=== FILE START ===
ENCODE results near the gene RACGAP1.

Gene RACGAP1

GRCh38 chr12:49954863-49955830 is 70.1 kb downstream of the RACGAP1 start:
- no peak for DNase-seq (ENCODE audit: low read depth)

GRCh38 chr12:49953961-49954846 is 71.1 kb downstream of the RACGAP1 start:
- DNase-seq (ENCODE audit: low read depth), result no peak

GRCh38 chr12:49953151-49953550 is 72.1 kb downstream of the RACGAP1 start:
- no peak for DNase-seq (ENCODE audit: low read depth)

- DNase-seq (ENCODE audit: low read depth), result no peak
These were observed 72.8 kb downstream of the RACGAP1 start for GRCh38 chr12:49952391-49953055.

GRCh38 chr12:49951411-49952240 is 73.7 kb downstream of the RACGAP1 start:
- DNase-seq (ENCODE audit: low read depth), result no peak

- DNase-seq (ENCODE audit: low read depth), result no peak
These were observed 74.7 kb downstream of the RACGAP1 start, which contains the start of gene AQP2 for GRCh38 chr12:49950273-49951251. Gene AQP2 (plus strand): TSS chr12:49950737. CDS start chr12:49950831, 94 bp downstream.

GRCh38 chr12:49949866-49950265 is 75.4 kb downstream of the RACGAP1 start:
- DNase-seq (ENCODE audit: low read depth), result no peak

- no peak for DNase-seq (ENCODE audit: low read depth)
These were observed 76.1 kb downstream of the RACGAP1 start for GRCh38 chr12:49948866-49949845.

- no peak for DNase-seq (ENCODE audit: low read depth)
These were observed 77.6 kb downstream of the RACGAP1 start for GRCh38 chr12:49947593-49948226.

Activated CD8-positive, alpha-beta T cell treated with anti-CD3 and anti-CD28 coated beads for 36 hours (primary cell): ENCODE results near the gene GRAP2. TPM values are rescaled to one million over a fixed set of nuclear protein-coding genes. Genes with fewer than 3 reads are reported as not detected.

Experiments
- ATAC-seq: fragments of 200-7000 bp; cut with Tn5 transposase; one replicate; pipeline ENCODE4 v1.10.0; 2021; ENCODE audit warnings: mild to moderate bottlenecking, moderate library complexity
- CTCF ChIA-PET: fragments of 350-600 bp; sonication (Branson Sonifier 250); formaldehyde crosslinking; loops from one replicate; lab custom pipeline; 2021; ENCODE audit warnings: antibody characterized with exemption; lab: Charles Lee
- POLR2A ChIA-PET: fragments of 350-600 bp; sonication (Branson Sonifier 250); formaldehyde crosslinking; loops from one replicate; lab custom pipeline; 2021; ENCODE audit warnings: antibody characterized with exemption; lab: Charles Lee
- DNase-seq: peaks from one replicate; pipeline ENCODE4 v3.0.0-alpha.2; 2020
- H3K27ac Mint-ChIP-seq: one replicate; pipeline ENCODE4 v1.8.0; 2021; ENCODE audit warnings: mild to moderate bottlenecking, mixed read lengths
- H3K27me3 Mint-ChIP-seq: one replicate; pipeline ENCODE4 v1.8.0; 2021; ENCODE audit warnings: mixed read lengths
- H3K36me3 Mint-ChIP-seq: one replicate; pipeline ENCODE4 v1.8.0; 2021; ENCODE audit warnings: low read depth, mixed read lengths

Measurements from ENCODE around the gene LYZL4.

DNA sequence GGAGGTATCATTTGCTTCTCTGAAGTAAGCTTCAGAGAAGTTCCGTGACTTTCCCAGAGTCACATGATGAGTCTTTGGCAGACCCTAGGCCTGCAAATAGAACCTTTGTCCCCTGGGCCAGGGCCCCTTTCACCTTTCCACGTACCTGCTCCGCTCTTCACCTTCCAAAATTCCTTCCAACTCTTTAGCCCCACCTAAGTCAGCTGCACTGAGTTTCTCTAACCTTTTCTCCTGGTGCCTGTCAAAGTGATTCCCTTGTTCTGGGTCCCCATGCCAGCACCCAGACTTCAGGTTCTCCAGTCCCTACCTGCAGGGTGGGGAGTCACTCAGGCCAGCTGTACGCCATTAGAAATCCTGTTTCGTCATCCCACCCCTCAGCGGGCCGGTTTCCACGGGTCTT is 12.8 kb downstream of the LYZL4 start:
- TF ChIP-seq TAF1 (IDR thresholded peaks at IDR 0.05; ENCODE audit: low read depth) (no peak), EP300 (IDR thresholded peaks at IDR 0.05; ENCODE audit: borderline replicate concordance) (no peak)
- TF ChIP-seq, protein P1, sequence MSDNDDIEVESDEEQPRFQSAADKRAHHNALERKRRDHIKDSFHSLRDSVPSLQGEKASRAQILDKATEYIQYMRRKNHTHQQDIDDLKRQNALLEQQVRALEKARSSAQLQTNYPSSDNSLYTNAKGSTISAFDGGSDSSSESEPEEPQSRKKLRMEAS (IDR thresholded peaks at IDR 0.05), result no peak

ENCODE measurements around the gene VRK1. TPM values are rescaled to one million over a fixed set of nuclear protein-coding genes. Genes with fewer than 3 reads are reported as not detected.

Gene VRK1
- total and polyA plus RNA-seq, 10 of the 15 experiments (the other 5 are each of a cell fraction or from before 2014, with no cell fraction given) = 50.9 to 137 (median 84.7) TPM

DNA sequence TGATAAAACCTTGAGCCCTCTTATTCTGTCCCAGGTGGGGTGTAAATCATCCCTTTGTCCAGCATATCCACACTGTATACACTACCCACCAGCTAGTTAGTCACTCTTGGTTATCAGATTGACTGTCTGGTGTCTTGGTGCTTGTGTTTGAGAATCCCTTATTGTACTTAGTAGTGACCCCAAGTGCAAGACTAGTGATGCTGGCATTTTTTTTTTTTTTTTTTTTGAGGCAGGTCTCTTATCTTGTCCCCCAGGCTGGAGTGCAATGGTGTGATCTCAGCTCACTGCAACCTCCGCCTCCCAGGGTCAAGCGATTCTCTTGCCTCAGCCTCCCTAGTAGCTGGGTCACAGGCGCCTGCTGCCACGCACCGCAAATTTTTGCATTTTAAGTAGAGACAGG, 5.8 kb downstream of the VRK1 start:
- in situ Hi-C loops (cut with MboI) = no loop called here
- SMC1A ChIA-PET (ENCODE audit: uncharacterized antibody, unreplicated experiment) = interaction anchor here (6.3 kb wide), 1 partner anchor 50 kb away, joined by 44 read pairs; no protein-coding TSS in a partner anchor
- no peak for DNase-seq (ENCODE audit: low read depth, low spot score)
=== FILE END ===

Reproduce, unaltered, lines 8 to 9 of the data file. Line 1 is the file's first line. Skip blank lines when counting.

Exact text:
- no peak for DNase-seq (ENCODE audit: low read depth)

- DNase-seq (ENCODE audit: low read depth), result no peak